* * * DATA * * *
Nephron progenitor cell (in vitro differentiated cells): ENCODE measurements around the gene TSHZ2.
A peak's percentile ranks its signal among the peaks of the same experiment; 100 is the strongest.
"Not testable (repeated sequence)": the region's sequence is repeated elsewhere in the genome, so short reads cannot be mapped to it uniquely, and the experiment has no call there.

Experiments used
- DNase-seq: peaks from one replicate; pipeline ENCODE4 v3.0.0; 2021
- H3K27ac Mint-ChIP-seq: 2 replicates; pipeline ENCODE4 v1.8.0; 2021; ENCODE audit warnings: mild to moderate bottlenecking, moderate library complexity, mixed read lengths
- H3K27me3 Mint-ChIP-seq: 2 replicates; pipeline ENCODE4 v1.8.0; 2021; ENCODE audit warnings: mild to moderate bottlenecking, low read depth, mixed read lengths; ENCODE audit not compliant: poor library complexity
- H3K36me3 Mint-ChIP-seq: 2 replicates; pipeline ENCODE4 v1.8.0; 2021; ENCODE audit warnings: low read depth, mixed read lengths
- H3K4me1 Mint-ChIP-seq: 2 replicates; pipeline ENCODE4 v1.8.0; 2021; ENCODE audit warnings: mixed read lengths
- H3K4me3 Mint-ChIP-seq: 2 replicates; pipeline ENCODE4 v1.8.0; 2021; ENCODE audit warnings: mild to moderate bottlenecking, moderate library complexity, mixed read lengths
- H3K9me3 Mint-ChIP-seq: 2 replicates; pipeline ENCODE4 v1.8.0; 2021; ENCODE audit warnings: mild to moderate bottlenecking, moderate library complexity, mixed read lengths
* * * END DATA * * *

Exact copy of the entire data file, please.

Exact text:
Nephron progenitor cell (in vitro differentiated cells): ENCODE measurements around the gene TSHZ2.
A peak's percentile ranks its signal among the peaks of the same experiment; 100 is the strongest.
"Not testable (repeated sequence)": the region's sequence is repeated elsewhere in the genome, so short reads cannot be mapped to it uniquely, and the experiment has no call there.

Experiments used
- DNase-seq: peaks from one replicate; pipeline ENCODE4 v3.0.0; 2021
- H3K27ac Mint-ChIP-seq: 2 replicates; pipeline ENCODE4 v1.8.0; 2021; ENCODE audit warnings: mild to moderate bottlenecking, moderate library complexity, mixed read lengths
- H3K27me3 Mint-ChIP-seq: 2 replicates; pipeline ENCODE4 v1.8.0; 2021; ENCODE audit warnings: mild to moderate bottlenecking, low read depth, mixed read lengths; ENCODE audit not compliant: poor library complexity
- H3K36me3 Mint-ChIP-seq: 2 replicates; pipeline ENCODE4 v1.8.0; 2021; ENCODE audit warnings: low read depth, mixed read lengths
- H3K4me1 Mint-ChIP-seq: 2 replicates; pipeline ENCODE4 v1.8.0; 2021; ENCODE audit warnings: mixed read lengths
- H3K4me3 Mint-ChIP-seq: 2 replicates; pipeline ENCODE4 v1.8.0; 2021; ENCODE audit warnings: mild to moderate bottlenecking, moderate library complexity, mixed read lengths
- H3K9me3 Mint-ChIP-seq: 2 replicates; pipeline ENCODE4 v1.8.0; 2021; ENCODE audit warnings: mild to moderate bottlenecking, moderate library complexity, mixed read lengths